EUOBSERVER / BRUSSELS – Iran’s ambassador to the EU, Ali Asghar Khaji, has said that Egyptian protesters should be wary of EU and US patronage of the revolution due to the Western powers’ historic relations with the Mubarak elite.
Speaking to EUobserver on Friday (11 February) at an event in Brussels to mark the 32nd anniversary of the Islamic revolution in Iran, Mr Khaji said: “The Egyptian people should remember that the US and the EU were the principal supporters of President Mubarak. After his election, [US] President Obama gave his first speech to the Islamic world in Cairo [in 2009].”
The ambassador welcomed the fall of President Hosni Mubarak, who abdicated power earlier the same day.
“It is very important that the Egyptian people have taken a step toward realising their objectives. The coincidence that this took place on the anniversary [of the Iranian revolution] is a good omen,” he said.
“It is a very important and positive development for the region. We consider Egypt to be part of our region. It is a fellow Islamic country.”
Asked if Iranian authorities are concerned that the current of popular uprisings in north Africa could embolden anti-government movements in Iran, he added: “No. We are not concerned. You must remember that the Iranian state is also the product of a popular revolution.”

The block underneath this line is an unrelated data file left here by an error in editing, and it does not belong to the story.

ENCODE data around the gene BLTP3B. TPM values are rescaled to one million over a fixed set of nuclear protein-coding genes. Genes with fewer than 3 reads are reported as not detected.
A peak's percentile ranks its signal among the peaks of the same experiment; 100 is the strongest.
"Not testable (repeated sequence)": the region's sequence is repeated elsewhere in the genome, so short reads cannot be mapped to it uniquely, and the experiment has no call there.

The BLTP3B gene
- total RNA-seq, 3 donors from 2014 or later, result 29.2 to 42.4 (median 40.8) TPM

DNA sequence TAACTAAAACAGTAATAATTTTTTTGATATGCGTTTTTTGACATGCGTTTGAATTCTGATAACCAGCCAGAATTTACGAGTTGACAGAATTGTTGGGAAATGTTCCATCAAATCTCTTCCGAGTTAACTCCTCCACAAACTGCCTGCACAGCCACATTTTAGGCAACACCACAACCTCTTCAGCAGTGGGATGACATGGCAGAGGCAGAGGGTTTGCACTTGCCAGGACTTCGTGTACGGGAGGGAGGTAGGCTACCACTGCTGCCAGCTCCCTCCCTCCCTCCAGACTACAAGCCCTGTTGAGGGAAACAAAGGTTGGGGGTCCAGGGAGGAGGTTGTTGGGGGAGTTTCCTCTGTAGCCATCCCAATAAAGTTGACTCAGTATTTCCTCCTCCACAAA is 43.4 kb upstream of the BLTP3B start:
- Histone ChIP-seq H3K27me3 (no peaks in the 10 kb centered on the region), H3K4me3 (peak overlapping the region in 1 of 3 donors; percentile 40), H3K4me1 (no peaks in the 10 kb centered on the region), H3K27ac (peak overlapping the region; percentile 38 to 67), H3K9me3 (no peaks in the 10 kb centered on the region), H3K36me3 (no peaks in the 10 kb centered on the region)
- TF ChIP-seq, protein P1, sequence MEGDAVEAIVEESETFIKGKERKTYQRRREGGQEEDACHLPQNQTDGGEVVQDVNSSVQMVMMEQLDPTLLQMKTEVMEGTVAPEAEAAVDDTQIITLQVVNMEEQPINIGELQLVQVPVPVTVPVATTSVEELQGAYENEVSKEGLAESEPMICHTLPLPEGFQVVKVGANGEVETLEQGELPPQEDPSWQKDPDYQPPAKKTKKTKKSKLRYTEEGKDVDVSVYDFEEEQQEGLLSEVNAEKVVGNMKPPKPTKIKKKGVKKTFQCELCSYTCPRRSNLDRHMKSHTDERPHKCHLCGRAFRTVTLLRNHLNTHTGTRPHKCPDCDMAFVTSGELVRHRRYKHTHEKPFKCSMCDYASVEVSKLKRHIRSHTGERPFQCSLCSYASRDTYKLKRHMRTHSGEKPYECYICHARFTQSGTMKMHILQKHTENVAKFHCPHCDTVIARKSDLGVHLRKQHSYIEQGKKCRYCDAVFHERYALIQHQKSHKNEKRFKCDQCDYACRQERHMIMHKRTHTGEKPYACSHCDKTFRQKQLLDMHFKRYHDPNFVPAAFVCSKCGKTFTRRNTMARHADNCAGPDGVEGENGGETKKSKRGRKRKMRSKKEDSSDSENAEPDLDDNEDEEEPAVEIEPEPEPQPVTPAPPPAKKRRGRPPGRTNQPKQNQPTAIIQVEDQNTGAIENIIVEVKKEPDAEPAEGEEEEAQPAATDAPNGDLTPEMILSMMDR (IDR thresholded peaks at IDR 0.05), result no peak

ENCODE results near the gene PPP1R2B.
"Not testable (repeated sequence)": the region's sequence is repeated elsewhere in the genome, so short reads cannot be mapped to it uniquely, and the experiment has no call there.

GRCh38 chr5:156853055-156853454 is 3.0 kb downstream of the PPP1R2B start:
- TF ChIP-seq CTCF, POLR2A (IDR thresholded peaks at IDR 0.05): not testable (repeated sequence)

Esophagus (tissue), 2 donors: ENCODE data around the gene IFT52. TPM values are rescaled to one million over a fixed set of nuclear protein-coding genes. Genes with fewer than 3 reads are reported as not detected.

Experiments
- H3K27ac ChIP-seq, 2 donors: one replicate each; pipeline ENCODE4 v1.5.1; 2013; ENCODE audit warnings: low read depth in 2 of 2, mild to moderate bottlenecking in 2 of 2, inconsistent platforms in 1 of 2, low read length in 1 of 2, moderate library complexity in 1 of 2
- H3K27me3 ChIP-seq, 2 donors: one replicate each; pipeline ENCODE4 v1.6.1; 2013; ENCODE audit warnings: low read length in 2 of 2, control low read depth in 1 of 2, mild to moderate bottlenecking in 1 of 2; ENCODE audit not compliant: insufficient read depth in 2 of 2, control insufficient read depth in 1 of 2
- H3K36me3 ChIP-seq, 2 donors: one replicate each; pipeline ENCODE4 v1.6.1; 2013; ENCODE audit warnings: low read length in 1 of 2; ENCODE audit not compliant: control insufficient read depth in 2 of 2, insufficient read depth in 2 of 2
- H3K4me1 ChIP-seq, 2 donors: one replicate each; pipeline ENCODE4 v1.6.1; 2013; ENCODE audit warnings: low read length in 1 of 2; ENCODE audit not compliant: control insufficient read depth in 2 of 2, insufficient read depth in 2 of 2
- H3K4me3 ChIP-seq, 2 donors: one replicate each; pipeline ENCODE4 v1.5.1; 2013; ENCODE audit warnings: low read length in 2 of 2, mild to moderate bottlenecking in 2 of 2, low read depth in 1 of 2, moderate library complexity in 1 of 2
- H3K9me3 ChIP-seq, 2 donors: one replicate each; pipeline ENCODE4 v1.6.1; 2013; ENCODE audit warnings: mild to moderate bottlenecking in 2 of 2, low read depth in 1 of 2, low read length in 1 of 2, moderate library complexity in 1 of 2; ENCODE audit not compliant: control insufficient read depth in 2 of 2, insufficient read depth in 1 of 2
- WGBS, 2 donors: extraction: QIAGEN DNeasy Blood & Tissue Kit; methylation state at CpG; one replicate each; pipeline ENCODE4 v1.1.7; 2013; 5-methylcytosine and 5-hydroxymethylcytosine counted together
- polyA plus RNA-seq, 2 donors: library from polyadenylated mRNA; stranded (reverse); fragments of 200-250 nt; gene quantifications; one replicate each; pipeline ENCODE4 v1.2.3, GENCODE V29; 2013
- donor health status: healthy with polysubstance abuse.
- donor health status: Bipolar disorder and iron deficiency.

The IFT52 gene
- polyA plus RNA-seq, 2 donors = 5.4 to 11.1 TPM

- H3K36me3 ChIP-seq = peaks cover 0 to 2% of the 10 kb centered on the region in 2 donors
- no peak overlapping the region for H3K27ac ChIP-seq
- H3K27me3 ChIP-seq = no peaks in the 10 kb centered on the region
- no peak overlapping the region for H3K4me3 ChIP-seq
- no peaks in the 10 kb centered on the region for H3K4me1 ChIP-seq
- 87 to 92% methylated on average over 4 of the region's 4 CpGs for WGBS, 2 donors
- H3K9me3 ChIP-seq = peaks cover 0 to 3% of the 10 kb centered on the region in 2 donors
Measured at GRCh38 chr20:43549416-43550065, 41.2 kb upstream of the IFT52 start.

In terms of official ideology, Iran is depicting the events in Egypt as a mirror image of events in Iran in 1979, when Islamist opposition forces overthrew the regime of US ally, Shah Mohammad Reza Pahlavi.
Iran would like to see the Islamist Muslim Brotherhood party in Egypt share power in a future coalition government.
It is concerned that if the EU-and-US-backed former Egyptian spy chief, Omar Suleiman, and the Egyptian army take over, it would be as if the revolution never happened.
It is also concerned that Egyptian opposition forces have no clear vision how to rule the country. One negative option for Tehran is a political vacuum in Egypt that would allow EU and US ally Turkey to take over Egypt’s role as the pre-eminent Islamic power in the region.
Iran has become an international pariah primarily due to its alleged nuclear weapons programme.
But Mr Khaji’s remarks about the popular nature of the 1979 uprising come in the context of Iran’s brutal repression of latter-day anti-government movements. In 2009, at least 15 ‘Green Movement’ demonstrators were killed in the streets. Iran in January executed on drugs charges a Dutch-Iranian woman who took part in the protests, prompting the Netherlands to cut diplomatic ties.
On the likelihood of an Egypt-type uprising in Iran in future, some analysts believe the Iranian opposition’s “moment of opportunity” came and went two years ago.
But one diplomat from the region at Mr Khaji’s anniversary event on Friday was not so sure.
“The revolution in Egypt happened because people were kept under pressure for too long, like a spring,” the contact said. “You can keep a spring under pressure even for 1,000 years. But after 1,001 years, it will rebound.”
The Wall Street Journal on Friday reported the Green Movement has galvanised 30,000 people to take part in anti-government protests in the coming days on the back of events in Egypt.